A Hope In Dark Times


       By Yusra Khan

Vidya Bhawan School at Khankah-e-Sokhta in Nawa-Kadal, Srinagar.

It is not just a building made of bricks and cement. For him, the school is a monument of dreams– an edifice of the aspirations of Kashmiri Pandits, which he has been preserving for last sixteen years. The only regret that 72-year old Ghulam Mohammad Malik holds now is that his Pandit brethren never looked back after they left the Valley.

Malik, a retired teacher became the care taker of Vidya Bhawan, a school started by a trust run by Kashmiri Pandits at Khankah-e-Sokhta in Nawa-Kadal in down town area of Srinagar, before the community left the Valley.

The school was established by the ‘Rupa-Bhawani Trust’ in 1959, in the memory of a poet who lived in the same area. After the community left Kashmir Valley in the 1990, the school was abandoned, more so after its last Principal Shiela Kour died.  As the registration of the school was cancelled by the government, Malik, using his own savings, got the school registered and renovated it.

“I spent my own money to renovate the building and still pay a monthly rent to the trust for it. My daughter helped me a lot to rebuild the school,” he said.

The name ‘Vidhya Bhawan’ means a temple of knowledge, a place where children come to enlighten and educate themselves, Malik said, adding at one point of time he even thought of renaming the school. “I gave up the idea as I thought the name is perfect for the school. The institution was established by Pandits and it belongs to them. I feel bad that Pandits never visited the mandir or the school. The place belongs to them. It is theirs …I am only a care taker.”

When the minority community was allegedly hounded out of the Valley, a large section of Pandits accused that they were forced to leave by Muslims. Although a different school of thought attributes the exodus to the ongoing politics in the state then. “Kashmir witnessed communal division in 90’s and was ruined. Pandits blame us for their banishment in the valley but we never forced them to leave the state. It was their own decision,” Malik said.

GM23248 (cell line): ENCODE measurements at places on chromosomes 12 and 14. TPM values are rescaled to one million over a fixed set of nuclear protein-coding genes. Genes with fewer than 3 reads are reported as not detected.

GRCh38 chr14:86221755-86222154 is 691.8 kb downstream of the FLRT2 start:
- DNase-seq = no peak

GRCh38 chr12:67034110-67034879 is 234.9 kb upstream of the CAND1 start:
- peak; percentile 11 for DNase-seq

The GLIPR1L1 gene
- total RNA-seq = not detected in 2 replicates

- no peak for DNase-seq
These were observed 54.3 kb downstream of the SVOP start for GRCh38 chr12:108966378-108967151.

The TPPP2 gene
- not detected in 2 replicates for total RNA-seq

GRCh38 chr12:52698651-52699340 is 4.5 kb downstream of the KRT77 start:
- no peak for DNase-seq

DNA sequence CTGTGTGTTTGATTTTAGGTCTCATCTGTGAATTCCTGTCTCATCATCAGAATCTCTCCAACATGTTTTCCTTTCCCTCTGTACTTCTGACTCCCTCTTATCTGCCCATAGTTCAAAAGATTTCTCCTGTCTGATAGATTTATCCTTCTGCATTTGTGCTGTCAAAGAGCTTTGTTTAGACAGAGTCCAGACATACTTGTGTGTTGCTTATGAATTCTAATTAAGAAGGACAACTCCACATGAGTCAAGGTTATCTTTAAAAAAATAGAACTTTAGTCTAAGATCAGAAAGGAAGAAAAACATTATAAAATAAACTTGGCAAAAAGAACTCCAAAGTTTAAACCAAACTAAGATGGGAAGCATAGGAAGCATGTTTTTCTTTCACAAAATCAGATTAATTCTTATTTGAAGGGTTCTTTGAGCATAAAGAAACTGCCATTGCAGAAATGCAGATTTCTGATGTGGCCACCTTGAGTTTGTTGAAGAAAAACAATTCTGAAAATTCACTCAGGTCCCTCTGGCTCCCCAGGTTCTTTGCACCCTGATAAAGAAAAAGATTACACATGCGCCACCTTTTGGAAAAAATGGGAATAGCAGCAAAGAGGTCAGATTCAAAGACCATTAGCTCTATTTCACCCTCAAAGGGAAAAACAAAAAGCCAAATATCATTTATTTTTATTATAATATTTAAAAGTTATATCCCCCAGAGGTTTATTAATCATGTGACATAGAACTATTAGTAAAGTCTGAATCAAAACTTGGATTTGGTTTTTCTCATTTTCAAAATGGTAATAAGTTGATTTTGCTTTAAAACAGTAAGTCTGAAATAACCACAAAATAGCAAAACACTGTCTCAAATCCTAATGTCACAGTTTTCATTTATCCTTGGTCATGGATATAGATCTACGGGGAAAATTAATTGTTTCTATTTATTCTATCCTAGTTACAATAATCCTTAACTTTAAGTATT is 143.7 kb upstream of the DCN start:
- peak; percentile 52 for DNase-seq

Seventy-two-year old Ghulam Mohammad Malik in the school hall. He runs the school single handedly.

In the “happy” days, the school had strength of over 1,200 students but then it dropped and slowly and slowly the school was reduced to an empty building. When Malik took over the school after his retirement, the institute had only 23 students.  Malik claims to have increased the roll to 103 today.

Besides this, Malik takes care of a temple, which is housed inside the school. “When I started to run the school, I didn’t renovate the temple. But a couple of years back, a Hindu lady visited the temple and felt sad after seeing its condition. Only then I decided to rebuild it,” Malik said.

A new Shivlingam stands on the white tiled floor in the temple, surrounded by different idols, lamps and joss sticks. “We bought the shivlingam from Allahabad and last year the principal got the idols from Delhi. We decorated and maintained it like our home,” Shameema, the caretaker of the mandir, said.

Photos: Muhabit-ul-Haq

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